Week in Review for Friday Jan 5 through Thursday Jan 11
Progression of danger roses and overall hazard rating from 1/5- 1/11. (Click on the day of the week for the archived forecast for that day.)
Summary - Storms overloaded a weak, unstable snowpack leading to elevated hazard and dangerous avalanche conditions by midweek. Storm and water totals for the week varied widely, this included up to 2' (with nearly 3" of water) in the Cottonwoods, and 15" (1.5") along the Park City side of the range.
Friday January 5 - Low hazard, but the Christmas storm snow had turned to weak facets during the 11 days of high pressure from Dec 25 through Friday Jan 5. Overall the existing snowpackwas weak and unstable, with several layers of faceted snow throughout the snowpack. The only missing ingredient for avalanching was a new load of snow.
Saturday January 6 - A small storm deposited 3 - 7" of dense snow with 0.3 - 0.7" of water. Most activity involved small avalanches failing in the faceted snow just underneath the new storm snow. However one larger slide involved a fresh wind drift on east facing Cardiff Peak(photo below Mark Pugliese), as well as a large avalanche in Porter Fork that brokedown into faceted snow from November.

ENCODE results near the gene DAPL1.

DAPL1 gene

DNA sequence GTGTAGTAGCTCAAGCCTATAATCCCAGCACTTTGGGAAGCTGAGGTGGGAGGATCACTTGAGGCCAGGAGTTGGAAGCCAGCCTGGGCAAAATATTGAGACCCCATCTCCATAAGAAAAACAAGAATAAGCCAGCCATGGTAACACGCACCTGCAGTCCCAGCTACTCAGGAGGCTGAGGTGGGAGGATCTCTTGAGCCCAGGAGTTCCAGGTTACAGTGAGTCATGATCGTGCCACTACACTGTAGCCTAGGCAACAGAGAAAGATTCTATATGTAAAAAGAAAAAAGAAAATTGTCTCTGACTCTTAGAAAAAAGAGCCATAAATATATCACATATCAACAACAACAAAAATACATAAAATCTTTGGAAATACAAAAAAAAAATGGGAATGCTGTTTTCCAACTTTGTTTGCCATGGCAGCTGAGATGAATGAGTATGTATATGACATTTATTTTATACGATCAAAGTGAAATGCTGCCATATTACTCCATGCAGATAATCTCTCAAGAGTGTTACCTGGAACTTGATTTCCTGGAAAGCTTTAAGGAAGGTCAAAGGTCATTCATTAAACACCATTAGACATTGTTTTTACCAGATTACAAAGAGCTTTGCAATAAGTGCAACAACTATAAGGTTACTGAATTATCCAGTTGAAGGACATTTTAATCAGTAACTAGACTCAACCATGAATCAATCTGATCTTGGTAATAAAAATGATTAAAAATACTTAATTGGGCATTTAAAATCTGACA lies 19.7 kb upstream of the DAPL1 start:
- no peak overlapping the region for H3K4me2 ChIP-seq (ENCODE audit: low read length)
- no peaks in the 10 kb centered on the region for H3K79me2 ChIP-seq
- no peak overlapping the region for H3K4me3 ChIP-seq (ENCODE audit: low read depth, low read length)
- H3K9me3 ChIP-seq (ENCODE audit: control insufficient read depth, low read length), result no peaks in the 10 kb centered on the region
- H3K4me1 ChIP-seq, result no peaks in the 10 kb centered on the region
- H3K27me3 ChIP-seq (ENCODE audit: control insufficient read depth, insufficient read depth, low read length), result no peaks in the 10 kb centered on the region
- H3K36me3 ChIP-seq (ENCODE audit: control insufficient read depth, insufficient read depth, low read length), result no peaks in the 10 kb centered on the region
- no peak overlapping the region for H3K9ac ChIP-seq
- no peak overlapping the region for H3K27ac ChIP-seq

Tuesday January 9- A storm system with a rain/snow line at about 8000' brought 3 - 5 " of heavy dense snow. Avalanche activity included a remotely-triggered slide on an east aspect at 9600' in the Meadow Chutes.
Wednesday January 10 - The UAC issued an Avalanche Warning for dangerous avalanche conditions in the mountains of northern Utah as well as the western Uintas. Widespread human-triggered avalanches occurred, and several were triggered remotely. These slides were 1.5 - 2' deep, and 100' to 1000' feet wide. Unfortunately, most of the slopes that slid left intact faceted snow, setting the stage for repeater avalanches once these slopes get a new load of snow.
Deadly Conditions In The Utah Backcountry from Trent Meisenheimer on Vimeo.
Thursday January 11 - The avalanche danger remained HIGH and verified with both ski area explosive control work andremotely triggered persistent slab avalanches in the backcountry. All of these stepped into old faceted snow 1-4' deep and a few hunded feet wide on west to north to east facing slopes. Cracking and collapsing still the norm. Photos below of remotely triggered slide in George's Bowl of Cardiff Fork and West Deso ridge of Mill D North. (pc: Caldwell, Torrey)